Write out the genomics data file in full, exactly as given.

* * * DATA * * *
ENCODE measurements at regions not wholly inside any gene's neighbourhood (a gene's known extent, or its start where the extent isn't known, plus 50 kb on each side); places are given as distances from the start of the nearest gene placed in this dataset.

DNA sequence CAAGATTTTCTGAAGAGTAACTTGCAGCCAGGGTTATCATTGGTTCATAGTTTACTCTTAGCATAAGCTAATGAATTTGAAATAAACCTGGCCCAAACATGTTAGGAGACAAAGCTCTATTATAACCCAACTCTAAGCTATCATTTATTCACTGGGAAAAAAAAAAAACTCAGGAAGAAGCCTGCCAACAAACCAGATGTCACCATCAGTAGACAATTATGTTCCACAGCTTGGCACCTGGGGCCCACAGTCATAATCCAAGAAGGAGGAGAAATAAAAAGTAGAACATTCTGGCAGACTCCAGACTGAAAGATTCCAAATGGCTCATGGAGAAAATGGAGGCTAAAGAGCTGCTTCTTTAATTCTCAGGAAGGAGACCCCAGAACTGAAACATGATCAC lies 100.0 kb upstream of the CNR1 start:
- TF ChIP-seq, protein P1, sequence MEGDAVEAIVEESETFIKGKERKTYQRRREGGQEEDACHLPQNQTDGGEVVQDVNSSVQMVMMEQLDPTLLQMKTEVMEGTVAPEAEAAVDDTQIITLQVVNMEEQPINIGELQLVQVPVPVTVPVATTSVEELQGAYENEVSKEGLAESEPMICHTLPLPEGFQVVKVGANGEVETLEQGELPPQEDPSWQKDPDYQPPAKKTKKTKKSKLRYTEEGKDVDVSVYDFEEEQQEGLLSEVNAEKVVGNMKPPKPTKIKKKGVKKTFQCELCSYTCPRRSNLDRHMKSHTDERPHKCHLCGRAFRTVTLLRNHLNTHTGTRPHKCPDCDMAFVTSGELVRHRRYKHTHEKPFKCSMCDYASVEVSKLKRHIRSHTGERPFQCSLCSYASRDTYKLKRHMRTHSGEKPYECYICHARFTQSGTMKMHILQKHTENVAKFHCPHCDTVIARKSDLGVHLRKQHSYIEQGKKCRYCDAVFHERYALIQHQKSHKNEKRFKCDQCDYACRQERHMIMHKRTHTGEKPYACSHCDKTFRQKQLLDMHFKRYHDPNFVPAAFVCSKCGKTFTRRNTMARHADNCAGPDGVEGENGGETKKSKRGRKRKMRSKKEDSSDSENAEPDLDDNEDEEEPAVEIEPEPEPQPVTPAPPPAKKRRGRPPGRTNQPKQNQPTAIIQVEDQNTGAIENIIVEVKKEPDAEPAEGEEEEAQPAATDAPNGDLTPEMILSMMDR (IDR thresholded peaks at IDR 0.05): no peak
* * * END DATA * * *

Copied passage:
ENCODE measurements at regions not wholly inside any gene's neighbourhood (a gene's known extent, or its start where the extent isn't known, plus 50 kb on each side); places are given as distances from the start of the nearest gene placed in this dataset.

DNA sequence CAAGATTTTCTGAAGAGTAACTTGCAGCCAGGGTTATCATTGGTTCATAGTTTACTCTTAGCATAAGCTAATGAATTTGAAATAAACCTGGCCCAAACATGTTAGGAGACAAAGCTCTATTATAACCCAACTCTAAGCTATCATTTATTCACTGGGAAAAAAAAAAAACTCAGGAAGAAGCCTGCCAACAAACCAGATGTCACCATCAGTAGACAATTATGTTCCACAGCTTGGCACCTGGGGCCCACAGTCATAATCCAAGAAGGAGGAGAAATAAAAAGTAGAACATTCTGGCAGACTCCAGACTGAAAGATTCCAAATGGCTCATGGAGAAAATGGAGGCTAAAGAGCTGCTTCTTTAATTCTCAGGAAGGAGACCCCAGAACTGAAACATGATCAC lies 100.0 kb upstream of the CNR1 start:
- TF ChIP-seq, protein P1, sequence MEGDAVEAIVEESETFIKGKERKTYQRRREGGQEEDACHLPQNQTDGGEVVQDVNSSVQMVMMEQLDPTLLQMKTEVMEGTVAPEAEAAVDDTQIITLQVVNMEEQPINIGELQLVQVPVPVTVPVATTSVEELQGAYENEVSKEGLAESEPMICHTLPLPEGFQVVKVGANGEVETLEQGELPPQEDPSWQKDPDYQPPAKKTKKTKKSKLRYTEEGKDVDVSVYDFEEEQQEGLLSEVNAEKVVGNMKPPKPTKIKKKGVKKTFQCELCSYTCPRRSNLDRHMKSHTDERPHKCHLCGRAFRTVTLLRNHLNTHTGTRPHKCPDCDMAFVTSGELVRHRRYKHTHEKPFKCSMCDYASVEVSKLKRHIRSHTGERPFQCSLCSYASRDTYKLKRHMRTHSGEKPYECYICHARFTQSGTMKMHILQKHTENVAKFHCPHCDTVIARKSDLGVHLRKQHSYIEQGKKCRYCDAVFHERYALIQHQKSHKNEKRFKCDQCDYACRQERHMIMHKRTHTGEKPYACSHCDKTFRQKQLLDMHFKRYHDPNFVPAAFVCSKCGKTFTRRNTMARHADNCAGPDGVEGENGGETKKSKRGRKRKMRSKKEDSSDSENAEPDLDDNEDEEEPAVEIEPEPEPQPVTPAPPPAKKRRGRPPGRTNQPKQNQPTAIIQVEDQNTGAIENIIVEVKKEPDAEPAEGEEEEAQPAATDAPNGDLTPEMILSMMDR (IDR thresholded peaks at IDR 0.05): no peak